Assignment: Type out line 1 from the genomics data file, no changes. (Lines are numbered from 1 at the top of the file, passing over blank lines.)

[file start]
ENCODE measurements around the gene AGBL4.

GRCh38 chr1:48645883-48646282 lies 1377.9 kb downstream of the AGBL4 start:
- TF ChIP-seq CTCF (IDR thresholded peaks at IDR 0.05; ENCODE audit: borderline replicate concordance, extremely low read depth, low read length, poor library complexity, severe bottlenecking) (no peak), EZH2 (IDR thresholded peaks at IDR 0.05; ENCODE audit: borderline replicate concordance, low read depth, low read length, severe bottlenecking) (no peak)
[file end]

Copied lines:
ENCODE measurements around the gene AGBL4.